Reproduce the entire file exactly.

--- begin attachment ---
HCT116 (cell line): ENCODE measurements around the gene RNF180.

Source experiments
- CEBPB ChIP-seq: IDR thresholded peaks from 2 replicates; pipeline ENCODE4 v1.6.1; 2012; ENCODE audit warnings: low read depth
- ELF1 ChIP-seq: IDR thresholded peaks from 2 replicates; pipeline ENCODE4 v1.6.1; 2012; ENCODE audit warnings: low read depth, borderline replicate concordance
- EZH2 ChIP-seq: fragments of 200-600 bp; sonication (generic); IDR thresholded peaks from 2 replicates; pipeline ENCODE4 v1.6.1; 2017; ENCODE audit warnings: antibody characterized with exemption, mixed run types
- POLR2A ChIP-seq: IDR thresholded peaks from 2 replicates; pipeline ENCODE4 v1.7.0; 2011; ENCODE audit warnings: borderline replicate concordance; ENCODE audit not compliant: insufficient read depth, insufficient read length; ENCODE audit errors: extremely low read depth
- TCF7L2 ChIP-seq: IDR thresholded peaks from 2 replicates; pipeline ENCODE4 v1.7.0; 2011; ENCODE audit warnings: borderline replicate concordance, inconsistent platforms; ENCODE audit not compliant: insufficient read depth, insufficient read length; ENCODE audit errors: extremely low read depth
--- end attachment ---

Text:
HCT116 (cell line): ENCODE measurements around the gene RNF180.

Source experiments
- CEBPB ChIP-seq: IDR thresholded peaks from 2 replicates; pipeline ENCODE4 v1.6.1; 2012; ENCODE audit warnings: low read depth
- ELF1 ChIP-seq: IDR thresholded peaks from 2 replicates; pipeline ENCODE4 v1.6.1; 2012; ENCODE audit warnings: low read depth, borderline replicate concordance
- EZH2 ChIP-seq: fragments of 200-600 bp; sonication (generic); IDR thresholded peaks from 2 replicates; pipeline ENCODE4 v1.6.1; 2017; ENCODE audit warnings: antibody characterized with exemption, mixed run types
- POLR2A ChIP-seq: IDR thresholded peaks from 2 replicates; pipeline ENCODE4 v1.7.0; 2011; ENCODE audit warnings: borderline replicate concordance; ENCODE audit not compliant: insufficient read depth, insufficient read length; ENCODE audit errors: extremely low read depth
- TCF7L2 ChIP-seq: IDR thresholded peaks from 2 replicates; pipeline ENCODE4 v1.7.0; 2011; ENCODE audit warnings: borderline replicate concordance, inconsistent platforms; ENCODE audit not compliant: insufficient read depth, insufficient read length; ENCODE audit errors: extremely low read depth